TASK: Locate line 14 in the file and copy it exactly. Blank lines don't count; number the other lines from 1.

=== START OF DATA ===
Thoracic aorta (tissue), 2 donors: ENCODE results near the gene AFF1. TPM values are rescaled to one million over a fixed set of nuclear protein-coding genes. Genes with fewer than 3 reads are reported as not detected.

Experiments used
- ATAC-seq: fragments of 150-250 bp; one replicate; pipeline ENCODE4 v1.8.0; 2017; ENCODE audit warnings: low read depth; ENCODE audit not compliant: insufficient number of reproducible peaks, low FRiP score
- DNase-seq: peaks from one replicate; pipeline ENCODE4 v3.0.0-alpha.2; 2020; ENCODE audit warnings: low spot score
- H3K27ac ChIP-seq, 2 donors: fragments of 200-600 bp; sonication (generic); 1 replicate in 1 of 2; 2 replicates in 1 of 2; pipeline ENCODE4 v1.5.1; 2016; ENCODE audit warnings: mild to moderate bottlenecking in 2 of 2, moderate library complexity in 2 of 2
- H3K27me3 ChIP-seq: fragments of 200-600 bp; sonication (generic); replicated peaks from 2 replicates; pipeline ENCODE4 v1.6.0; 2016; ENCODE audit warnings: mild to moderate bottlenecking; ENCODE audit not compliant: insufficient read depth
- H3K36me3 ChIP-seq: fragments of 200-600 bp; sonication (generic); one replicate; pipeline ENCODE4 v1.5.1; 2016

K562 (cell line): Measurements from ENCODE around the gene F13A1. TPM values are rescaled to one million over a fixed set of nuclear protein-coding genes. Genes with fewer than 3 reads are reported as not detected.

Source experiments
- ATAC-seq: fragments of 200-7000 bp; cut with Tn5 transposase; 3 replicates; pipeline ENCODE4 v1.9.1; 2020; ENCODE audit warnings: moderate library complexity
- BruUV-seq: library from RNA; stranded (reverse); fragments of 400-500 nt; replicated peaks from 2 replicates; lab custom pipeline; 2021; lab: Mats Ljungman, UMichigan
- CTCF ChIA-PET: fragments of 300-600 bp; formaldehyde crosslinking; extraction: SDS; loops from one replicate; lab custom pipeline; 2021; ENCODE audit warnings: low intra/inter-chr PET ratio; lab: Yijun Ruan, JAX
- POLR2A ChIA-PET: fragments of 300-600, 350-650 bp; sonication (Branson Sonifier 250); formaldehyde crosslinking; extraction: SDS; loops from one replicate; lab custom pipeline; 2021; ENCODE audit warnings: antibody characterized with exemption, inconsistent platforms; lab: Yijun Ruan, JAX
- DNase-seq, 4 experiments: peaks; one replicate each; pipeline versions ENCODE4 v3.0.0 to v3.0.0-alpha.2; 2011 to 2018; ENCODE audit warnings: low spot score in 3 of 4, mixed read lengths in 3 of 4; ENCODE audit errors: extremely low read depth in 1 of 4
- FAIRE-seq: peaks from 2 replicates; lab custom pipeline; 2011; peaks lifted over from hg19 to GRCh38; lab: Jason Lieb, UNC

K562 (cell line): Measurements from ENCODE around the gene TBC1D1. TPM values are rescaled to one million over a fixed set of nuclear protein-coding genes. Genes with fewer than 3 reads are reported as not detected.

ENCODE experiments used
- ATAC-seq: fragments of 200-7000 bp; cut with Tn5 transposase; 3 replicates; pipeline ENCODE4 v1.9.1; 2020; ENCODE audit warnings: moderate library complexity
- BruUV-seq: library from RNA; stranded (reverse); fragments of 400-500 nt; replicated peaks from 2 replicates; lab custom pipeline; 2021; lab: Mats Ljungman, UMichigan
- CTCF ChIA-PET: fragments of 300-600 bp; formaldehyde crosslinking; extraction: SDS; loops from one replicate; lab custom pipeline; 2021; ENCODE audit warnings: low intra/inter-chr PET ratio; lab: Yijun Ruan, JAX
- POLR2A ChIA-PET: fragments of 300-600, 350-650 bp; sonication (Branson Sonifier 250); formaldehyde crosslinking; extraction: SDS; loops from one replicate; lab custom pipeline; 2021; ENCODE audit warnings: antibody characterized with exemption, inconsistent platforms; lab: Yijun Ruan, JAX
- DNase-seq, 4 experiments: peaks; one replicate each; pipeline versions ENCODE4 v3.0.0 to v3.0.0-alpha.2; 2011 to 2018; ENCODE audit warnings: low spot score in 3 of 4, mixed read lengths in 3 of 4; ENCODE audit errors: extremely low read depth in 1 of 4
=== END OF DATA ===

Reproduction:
- DNase-seq, 4 experiments: peaks; one replicate each; pipeline versions ENCODE4 v3.0.0 to v3.0.0-alpha.2; 2011 to 2018; ENCODE audit warnings: low spot score in 3 of 4, mixed read lengths in 3 of 4; ENCODE audit errors: extremely low read depth in 1 of 4